Wise Advice From The People Who Know

Yesterday Investor’s Business Daily posted an editorial about the Consumer Financial Protection Bureau. This bureau was part of the Dodd-Frank legislation aimed at taking the focus away from the actual cause of the financial meltdown of 2008.

For those of you who are new to this website, the following video is the best analysis of the financial crisis of 2008 available. I have embedded it because at some point YouTube will probably take it down.

Dodd-Frank put a stranglehold on business growth and punished people who were not responsible for the crisis. However, those who like big government and wanted more power pushed the narrative that resulted in Dodd-Frank and the Consumer Financial Protection Bureau.

The current head of the Consumer Financial Protection Bureau, Richard Cordray, has announced that he will resign at the end of November. Investor’s Business Daily suggests that instead of naming a replacement, President Trump should simply shut the agency down.

The editorial at Investor’s Business Daily reminds us of some of the history of the agency:

An October 2016 Supreme Court ruling found CFPB’s structure to be unconstitutional, a violation of the separation of powers in the nation’s supreme law.

One element of the high court’s decision was that Cordray could only be fired by the president for cause — making it very hard to get rid of even an incompetent in the job. Worse, by funding the CFPB from the Federal Reserve, not Congress, the agency lay just outside the direct oversight of Congress. It had massive power over finance in the U.S. economy, with little or no accountability. Cordray did little or nothing to remedy this.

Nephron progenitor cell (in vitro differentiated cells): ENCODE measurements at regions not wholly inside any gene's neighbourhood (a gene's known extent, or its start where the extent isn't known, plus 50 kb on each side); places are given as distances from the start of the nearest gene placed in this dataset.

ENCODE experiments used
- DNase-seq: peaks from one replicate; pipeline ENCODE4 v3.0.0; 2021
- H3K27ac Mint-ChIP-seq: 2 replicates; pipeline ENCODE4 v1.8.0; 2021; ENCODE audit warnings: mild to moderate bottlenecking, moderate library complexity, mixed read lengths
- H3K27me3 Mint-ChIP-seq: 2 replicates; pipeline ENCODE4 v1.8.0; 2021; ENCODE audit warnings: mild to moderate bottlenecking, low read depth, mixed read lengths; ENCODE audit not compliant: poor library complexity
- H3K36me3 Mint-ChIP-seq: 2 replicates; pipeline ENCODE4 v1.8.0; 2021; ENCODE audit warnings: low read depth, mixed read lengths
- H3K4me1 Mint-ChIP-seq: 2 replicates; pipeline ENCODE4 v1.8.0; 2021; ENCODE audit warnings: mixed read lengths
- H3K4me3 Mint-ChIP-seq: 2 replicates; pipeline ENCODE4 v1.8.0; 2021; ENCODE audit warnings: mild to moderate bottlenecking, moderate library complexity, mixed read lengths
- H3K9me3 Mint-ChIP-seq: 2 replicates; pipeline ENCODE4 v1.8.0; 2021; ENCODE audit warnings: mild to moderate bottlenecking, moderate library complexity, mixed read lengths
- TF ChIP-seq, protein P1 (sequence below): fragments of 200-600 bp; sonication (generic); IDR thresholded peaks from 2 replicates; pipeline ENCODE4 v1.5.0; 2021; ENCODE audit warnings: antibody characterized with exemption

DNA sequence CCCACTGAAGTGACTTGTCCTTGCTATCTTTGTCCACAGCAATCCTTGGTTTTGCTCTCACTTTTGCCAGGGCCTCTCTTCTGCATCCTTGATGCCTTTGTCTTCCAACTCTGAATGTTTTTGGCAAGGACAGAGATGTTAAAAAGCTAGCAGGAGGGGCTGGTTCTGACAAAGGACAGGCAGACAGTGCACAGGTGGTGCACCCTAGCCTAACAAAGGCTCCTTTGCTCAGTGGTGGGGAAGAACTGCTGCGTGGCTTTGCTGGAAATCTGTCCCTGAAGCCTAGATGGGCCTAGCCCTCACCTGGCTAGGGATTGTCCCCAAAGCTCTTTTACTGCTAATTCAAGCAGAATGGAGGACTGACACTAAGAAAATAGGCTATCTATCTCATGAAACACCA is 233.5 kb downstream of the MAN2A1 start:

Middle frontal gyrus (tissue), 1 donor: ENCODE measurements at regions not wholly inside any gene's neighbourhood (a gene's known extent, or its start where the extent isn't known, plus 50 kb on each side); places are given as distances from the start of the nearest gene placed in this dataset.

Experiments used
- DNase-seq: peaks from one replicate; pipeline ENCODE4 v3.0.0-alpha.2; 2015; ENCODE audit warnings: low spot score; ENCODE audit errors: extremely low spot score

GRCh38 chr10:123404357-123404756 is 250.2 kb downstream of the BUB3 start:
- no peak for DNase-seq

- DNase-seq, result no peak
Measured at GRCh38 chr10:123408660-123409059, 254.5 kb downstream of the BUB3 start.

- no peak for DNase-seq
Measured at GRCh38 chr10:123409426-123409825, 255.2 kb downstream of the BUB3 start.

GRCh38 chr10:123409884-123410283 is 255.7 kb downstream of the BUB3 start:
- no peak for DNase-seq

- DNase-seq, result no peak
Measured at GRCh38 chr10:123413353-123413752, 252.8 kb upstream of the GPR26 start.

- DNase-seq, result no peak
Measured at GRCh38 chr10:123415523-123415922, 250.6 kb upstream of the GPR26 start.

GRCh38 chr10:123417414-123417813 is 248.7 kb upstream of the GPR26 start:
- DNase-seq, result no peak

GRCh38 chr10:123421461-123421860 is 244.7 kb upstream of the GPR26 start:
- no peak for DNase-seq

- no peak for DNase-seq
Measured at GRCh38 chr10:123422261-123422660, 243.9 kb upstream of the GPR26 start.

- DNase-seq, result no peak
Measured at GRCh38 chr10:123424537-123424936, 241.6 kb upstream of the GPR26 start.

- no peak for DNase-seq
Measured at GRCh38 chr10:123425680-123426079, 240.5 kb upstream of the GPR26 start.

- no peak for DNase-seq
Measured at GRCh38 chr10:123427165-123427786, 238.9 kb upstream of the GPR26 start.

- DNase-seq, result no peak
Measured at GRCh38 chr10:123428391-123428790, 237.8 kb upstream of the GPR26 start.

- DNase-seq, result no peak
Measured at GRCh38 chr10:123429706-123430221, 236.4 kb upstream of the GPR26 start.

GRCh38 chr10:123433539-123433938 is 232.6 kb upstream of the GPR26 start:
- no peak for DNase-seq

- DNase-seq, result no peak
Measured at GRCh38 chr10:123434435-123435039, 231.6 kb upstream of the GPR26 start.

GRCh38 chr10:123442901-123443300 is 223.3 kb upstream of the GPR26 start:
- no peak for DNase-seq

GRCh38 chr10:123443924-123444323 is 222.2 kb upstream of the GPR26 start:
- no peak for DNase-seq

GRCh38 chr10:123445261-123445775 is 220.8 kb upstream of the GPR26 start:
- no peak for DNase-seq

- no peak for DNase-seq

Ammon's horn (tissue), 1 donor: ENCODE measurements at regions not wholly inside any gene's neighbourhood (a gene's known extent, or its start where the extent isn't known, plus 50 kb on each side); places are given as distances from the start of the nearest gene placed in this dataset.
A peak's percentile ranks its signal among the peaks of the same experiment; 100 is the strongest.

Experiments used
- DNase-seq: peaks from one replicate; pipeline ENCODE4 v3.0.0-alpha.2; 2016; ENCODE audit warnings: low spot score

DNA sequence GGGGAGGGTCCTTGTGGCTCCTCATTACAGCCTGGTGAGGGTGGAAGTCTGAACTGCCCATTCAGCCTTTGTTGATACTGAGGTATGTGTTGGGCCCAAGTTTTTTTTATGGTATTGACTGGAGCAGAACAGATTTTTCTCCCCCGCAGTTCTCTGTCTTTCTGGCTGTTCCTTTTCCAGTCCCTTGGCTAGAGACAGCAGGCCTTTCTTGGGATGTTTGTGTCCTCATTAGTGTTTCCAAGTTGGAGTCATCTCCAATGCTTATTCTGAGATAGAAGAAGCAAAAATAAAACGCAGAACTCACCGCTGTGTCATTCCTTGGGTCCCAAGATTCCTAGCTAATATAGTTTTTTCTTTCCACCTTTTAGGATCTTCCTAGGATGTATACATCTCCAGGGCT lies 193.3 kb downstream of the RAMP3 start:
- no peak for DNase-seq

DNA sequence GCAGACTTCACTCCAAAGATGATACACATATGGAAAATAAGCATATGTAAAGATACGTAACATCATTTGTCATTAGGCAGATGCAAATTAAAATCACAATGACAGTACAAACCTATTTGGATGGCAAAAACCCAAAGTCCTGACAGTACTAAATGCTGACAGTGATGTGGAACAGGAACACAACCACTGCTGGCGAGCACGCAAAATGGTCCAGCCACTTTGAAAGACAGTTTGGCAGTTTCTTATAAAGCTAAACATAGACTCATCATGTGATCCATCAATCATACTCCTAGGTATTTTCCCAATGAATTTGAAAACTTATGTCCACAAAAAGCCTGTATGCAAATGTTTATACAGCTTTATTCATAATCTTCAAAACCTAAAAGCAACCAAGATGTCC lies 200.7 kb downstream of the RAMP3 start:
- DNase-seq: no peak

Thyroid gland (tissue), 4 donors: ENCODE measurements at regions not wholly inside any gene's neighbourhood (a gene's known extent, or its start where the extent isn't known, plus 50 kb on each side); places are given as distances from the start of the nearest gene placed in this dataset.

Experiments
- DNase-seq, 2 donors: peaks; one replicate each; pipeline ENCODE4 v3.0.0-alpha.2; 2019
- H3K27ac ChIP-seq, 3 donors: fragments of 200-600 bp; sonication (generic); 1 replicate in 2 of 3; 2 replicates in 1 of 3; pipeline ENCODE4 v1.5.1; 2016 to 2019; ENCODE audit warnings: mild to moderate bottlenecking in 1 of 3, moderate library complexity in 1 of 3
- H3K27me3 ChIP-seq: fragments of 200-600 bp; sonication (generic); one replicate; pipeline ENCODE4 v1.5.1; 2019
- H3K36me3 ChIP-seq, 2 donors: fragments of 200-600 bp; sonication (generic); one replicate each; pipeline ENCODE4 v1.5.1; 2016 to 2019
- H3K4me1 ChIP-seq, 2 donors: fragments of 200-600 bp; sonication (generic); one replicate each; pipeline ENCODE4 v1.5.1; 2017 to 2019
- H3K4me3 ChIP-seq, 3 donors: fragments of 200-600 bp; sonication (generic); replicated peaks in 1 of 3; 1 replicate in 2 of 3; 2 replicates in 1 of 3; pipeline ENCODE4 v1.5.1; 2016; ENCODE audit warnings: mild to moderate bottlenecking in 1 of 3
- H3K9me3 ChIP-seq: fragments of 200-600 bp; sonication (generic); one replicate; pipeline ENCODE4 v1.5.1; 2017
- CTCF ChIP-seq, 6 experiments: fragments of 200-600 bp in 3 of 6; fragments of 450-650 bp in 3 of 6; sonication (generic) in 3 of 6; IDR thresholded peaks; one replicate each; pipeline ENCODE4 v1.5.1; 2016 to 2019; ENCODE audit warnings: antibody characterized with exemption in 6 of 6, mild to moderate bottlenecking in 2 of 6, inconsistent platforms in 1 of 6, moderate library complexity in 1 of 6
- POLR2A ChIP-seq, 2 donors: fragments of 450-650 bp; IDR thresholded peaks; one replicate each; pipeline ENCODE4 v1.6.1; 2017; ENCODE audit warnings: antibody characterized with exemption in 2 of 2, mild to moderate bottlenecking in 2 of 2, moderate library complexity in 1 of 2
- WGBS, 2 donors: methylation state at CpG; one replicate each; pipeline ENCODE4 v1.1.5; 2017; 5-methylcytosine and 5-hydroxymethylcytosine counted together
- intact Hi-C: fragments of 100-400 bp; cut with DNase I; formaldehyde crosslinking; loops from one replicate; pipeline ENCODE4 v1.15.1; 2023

“We are long overdue for new leadership at the CFPB,” said House Financial Services Committee Chairman Jeb Hensarling of Texas. “The extreme overregulation it imposes on our economy leads to higher costs and less access to financial products and services, particularly with lower and middle incomes.”

The editorial concludes:

From nothing in 2010, the agency now employs more than 1,600 people, with $647 million in budgeted spending last year and another $525 million in civil penalty fines — often collected without any due process for those who were forced to pay up.

Last January, Michael McGrady wrote on The Daily Caller website, “Like every new government program, (CFPB) became a corrupt political bargaining chip in Obama’s administration with the sole mission to assert government supremacy over the economy.” Nothing has changed since then. As we’ve said before, shut it down.

Think of the savings for taxpayers!